A Letter to My Younger Self

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by: Anonymous

I am not sure where to start with such ideas and wisdom, but I am certain that, if I were to have the ability to read a message from my older self, it would go something much like this.

 

Dear Younger Self:

You may not know this now, but your older self wants to inform you: All of your current experiences are building you into the human being you were meant to be. Now, I know that sounds like a bunch of crap, but the older you believes this to be true – so, basically, you’ll believe it someday, too.

Here’s what I have found to be some great life lessons which hold an immense amount of value to you.

Be compassionate. Although I think we did a good job of this, when I was younger, always remember that we are all humans, have feelings, and have a story that others may know nothing about. Keep being kind. Keep giving. Keep helping. If you see someone in need, do what you can to help, without giving away all of your energies. You cannot pour from an empty cup, but that does not stop you from sharing your time, experiences, and assistance with others. Others are thankful, even when they cannot find the words to tell you so.

Love fiercely. You’re in for it, girl. Love is a tough one. As you know, it’s super easy to love your family; they ROCK! But others, not so much. And I don’t mean everyone. Remember that not everyone will love like you do; not everyone will give you back the love you give them; not everyone will understand the way you demonstrate your love. Please don’t let this stop you. Keep giving your love. Your heart will, inevitably, get broken… more than once… or twice… or… okay, you get it. Your heart did not get broken because you did not protect it. It was broken because you gave the love you had to someone who was unable to love you in the way you deserved to be loved at the time. That’s okay. You will heal. Take your love experiences as learning and practice for the big show. One day you’re going to find the kind of love that is right for you. When that happens, you’ll get it. Cynically, I want you to understand that this one will probably be the biggest heartbreak of your life. Devastating, really. Don’t stop. You’ll love again. It will seem different because you may not think you can possibly do that again. I promise you can. Trust that your heart was meant to go through all of this because you are growing and learning. These changes will lead you to where you’re meant to be. Just.Keep.Loving. Love you. Love others. Love the person who just walked past my window as I’m writing this. Give love. Show love. You will be a better person because of it. Remember, no one was ever hurt because they loved; they were hurt because of circumstances that abruptly put a stop to that feeling.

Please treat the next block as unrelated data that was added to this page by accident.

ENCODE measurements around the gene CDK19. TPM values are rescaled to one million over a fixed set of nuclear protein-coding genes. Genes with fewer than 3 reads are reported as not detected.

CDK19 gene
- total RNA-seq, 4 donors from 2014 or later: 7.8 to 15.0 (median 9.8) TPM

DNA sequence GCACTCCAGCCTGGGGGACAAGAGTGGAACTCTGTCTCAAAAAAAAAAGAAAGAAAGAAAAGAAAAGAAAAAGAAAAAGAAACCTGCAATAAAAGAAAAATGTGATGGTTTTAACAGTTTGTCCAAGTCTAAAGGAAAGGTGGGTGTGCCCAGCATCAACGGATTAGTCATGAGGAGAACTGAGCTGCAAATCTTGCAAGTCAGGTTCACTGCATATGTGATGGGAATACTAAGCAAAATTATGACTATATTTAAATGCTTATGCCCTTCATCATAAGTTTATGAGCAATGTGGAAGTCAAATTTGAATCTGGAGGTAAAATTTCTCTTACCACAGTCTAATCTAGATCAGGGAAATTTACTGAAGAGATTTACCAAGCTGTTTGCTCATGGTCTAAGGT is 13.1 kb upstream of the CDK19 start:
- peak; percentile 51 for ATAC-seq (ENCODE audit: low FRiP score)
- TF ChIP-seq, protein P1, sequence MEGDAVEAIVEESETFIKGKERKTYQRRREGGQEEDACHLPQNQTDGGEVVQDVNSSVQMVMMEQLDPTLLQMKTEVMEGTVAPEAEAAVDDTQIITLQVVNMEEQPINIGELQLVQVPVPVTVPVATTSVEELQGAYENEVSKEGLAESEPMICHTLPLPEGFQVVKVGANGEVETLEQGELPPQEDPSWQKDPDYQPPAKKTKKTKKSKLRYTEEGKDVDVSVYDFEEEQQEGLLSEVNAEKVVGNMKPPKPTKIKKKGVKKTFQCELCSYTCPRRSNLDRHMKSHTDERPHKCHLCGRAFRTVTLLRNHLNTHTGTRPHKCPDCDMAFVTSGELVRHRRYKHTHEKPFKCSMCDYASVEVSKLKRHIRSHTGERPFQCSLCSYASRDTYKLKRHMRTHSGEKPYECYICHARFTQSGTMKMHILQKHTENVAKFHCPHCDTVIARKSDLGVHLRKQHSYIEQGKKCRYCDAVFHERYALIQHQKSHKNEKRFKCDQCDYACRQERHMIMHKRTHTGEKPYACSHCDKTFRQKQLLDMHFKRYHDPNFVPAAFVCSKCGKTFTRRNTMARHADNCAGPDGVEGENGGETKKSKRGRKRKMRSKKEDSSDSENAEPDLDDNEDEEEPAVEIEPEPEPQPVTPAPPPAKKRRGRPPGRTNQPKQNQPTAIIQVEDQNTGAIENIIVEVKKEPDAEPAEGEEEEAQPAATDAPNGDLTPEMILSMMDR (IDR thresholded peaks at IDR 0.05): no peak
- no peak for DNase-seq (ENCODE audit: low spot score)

Communicate fully. Okay, girl, this is a big one. Stop holding in your feelings and being passive aggressive when it suits you. I am positive that there were times when we were younger when we did this. I shouldn’t have to tell you this, but here I am. Be direct. Say what you mean without being mean when you say it. Don’t hold it in. Don’t fight off your feelings and thoughts. Share them. Figure out a way to let others know what is going on with you. Stop hiding or using your wit as a way to disguise what you really want to say. I know, I know, we’re incredibly sarcastic. I don’t hate us for it. Sarcasm can be great, but if we really want to get something out there, this isn’t the way. This is how you get your needs met. If you’re not comfortable with something – speak up! Lead with “When _______ happens, I feel ______, because ______.” Then, make a request. Ask for a change. Be clear. Give a description of what you need/want. This will do nothing but help you. I promise.

Be honest. Please refer back to the previous tip on how to communicate honesty. But as far as why to be honest: because you want the same back from others. If you don’t already know this, you’re going to have a hard time with trusting people. We don’t need to go into details, but, unfortunately, not everyone does all of what I listed above. And, without those things, including honesty, you’re going to lose hope in having trust in others. Rest assured, as an adult, you’re going to still want to trust others before they show you that you shouldn’t, but actually trusting them… that’s not super easy for you. You cannot expect that you will get back what you are not putting out into this world. You are honest now – please.keep.doing.it. This is a part of who you are, and I promise that your integrity and willingness to do the right thing will be two of your most valued qualities by others. I have seen this again and again with us, but remember, mean what you say without being mean when you say it. There is always a tactful way to share your honesty.